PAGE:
Jenkins believes institutional shareholders must start taking taking their responsibilities as owners more seriously and start forcing changed metrics and greater discipline on the banking sector. He wants the banks to align their remuneration policies with owners' interests and said the “accident-prone objectives” of the pre-crisis era must be scrapped and replaced them with a revised set of performance criteria that incentivize bankers "to do what many say they were doing but weren't building shareholder value”
Here, Jenkins is singing off very much the same hymn sheet as the Bank of England’s Andy Haldane.
Jenkins and Haldane both believe see return on assets (RoA) as a viable alternative to the discredited metrics of RoE and EPS. (Haldane recently started thinking further out of the box, imagining a disintermediated financial world where banks become irrelevant.) Jenkins pointed out that as a number of UK banks were heading for disaster in 2006-07, their return-on-assets was falling, even as their return-on-equity was falling. So if they had been using that as a performance indicator their deluded boards, might just have noticed that something was awry.
Jenkins' described return on risk-weighted assets (RoRWA) as second alternative which might be preferable to RoA because it benefit of forcing a focus on risk.
“What risks are banks taking, in what areas and to what degree? RoRWA should prompt bank boards to ask the questions they have not been asking. But RoRWA is not without its shortcomings. A board that bets the bank on Basel-driven risk weightings is betting that Basel got it right.”
Jenkins warns there is no silver bullet but of one thing he is sure; that RoE is finished as a viable metric for banks. As Jenkins says, the pursuit of this particular holy grail has:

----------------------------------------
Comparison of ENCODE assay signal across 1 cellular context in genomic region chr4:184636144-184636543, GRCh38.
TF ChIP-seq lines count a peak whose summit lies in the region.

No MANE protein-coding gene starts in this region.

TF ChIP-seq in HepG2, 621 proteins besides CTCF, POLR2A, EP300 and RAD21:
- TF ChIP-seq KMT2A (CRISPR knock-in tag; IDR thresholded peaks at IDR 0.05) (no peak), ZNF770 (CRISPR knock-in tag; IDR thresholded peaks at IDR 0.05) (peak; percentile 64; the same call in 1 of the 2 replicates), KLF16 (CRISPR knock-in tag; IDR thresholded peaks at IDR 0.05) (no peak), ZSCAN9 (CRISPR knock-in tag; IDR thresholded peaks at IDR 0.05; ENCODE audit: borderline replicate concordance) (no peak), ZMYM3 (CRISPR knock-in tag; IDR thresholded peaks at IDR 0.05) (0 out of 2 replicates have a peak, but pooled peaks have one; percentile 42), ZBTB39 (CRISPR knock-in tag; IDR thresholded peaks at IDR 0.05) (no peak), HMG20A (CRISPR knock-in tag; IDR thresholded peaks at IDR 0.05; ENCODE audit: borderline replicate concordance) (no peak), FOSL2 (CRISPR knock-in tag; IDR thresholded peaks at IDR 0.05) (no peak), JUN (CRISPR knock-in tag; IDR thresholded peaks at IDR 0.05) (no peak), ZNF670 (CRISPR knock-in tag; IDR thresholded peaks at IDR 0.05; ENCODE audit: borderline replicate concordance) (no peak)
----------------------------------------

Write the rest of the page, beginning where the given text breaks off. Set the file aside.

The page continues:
“Contributed to volatility of returns, excessive leverage, reckless risk-taking and systemic instability. It has NOT contributed to the creation of sustained or sustainable shareholder value. As a key motivator for bank behaviour, it has to go."
However I am not yet prepared to wager when this scrapping will occur. BTW, I'm grateful to Anat R Admati, a professor of finance at Stanford University, who alerted me to this.
Further reading on management incentives and how banks are sticking with the flawed ones:
- Andy Haldane's proposals for breaking the bankers' doom loop
- Ban Share Options and Stop Subsidizing Banks Before Recovery by Andrew Smithers
- Balancing Senior Management Compensation Arrangements with Shareholders’ Interests by Henrik Cronqvist
Tags: Anat R Admati , Andrew Smithers , Andy Haldane , Bank of England , banking , Barclays , Basel II , blindness to risk , Bob Diamond , bonuses , Citigroup , Credit Suisse , F&C Asset Management , Financial Policy Committee , IFRS , incentives , leverage , Lloyds Banking Group , RBS , rent gouge , return on assets , return on equity , risk , risk management , Robert Jenkins , Royal Bank of Scotland , sellside research , Stanford University , UK , UK economy